Cumulative trauma can build up over the course of a career to cause debilitating injuries that prevent railroad workers from fulfilling their duties. While each stress, impact, or exposure is often minor, the physically demanding nature of the job and the presence of dangerous work conditions can cause permanent damage to muscles, knees, joints, tendons, and nerves.
Each time an employee is struck, overexerts a muscle, hears a loud noise, catches a whiff of something, it causes small amounts of damage. Over time, the body’s ability to heal from these injuries diminishes, the individual’s range of motion becomes limited, and the buildup of chemicals and contaminants can cause permanent damage to respiratory and neurological functions. Railroad injury lawyers pursuing FELA claims may use expert testimony to establish a link between the repetitive traumas a worker was exposed to and the cumulative injuries they caused to the worker’s bones, joints, muscles, organs, etc.
Dangers of Working on the Railroad
Railroad work exposes workers to many sources of cumulative stress. These include whole body vibrations that travel through muscles, bones, and joints that occur while riding on trains or standing on platforms, repetitive motion from operating controls and switches, as well as coupling and uncoupling train cars. Many jobs also involve the lifting of heavy machinery or squatting/kneeling to service the train and its components. Many workers are exposed to toxic chemicals including petroleum products. Repeated exposures to toxic substances can cause respiratory problems, cancers, and neurological damage. Finally, workers are at constant risk of hearing loss from exposure to noise levels that regularly exceed safe levels.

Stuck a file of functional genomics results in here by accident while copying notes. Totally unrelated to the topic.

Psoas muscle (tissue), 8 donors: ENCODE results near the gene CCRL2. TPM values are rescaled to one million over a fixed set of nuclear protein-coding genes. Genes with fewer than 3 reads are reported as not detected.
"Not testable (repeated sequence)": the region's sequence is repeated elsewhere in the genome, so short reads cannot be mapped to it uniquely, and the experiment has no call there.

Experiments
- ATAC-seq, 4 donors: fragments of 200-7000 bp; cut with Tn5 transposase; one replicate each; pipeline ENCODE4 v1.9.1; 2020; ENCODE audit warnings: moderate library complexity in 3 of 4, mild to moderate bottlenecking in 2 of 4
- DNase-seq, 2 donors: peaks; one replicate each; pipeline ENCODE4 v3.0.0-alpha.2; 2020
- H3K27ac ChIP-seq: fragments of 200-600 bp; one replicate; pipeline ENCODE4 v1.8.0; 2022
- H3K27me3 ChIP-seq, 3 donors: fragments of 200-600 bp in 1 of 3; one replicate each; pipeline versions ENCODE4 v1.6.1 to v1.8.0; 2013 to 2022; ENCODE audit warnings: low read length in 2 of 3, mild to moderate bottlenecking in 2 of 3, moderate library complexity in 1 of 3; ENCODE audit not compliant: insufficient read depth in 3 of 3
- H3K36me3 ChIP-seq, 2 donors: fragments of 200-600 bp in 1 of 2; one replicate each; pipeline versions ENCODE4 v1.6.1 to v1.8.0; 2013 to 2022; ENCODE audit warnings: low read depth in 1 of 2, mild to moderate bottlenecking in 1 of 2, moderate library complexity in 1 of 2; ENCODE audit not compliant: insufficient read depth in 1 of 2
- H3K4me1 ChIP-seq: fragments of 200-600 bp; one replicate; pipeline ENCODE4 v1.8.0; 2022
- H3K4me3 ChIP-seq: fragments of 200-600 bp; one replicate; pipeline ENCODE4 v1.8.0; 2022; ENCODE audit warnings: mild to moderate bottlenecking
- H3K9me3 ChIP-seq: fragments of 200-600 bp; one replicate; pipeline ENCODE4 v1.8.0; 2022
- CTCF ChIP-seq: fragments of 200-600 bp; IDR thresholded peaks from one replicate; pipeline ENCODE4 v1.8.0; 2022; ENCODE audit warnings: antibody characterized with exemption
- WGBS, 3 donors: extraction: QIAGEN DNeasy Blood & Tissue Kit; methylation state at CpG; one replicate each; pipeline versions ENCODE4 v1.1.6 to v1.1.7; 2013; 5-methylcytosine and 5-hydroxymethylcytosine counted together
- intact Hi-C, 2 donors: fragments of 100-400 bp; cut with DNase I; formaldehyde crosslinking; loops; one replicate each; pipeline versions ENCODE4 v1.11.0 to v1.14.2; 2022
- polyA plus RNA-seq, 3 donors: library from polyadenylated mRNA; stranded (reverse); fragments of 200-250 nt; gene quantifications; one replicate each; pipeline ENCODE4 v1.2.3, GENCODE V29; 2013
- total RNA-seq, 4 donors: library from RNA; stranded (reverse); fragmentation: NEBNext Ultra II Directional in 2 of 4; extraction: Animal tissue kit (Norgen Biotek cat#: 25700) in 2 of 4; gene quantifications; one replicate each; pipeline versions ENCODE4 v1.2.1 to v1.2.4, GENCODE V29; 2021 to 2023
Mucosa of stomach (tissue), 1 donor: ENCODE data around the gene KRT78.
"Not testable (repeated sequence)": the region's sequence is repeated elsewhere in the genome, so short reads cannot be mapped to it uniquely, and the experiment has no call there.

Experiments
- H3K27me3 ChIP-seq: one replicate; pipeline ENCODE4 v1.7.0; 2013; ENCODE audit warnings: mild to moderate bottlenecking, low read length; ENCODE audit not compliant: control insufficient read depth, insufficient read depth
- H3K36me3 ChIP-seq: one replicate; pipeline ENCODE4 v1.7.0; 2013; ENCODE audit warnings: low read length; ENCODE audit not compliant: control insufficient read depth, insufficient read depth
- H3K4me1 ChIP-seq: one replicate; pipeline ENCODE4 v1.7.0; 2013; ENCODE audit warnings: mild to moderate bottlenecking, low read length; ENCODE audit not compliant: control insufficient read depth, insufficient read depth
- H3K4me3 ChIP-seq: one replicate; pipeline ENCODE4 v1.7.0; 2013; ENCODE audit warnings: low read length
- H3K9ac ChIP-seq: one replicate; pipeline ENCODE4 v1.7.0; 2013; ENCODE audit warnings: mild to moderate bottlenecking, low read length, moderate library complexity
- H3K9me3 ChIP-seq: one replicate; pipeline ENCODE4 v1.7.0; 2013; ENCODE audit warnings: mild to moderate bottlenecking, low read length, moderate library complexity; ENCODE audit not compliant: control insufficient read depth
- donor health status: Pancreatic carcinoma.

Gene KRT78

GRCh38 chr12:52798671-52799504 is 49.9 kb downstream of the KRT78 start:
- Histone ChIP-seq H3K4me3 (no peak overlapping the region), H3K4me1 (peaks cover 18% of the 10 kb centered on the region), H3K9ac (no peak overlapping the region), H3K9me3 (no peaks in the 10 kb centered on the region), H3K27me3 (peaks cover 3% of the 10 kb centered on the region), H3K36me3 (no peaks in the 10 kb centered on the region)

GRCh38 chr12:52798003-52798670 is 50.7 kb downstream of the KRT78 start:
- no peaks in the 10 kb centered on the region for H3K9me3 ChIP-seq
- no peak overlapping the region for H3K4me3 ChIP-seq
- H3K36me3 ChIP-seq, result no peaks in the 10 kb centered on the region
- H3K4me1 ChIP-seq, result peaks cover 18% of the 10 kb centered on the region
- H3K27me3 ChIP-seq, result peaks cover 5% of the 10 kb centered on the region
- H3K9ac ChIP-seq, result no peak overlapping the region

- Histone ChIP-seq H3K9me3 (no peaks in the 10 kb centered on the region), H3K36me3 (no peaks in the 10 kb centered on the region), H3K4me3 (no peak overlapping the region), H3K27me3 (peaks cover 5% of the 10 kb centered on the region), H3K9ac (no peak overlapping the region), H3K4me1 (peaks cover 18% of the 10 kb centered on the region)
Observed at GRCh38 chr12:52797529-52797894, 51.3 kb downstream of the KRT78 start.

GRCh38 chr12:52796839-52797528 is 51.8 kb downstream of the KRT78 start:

Railroad carriers are responsible for the health and safety of their employees. Railroad companies that fail to provide adequate training and protective equipment negligently place their workers at risk of serious, potentially permanent injuries caused by cumulative trauma. Under the Federal Employers Liability Act (FELA), railroad workers are entitled to seek compensation for these injuries and the impact the injuries have on their ability to continue gainful employment and enjoy their previous quality of life.
Employees have three years from the date the injury becomes known to file a FELA claim. This statute of limitations starts ticking from the date the injury first causes symptoms, thus it is important not to delay filing a claim as it is likely to be dismissed after this period expires.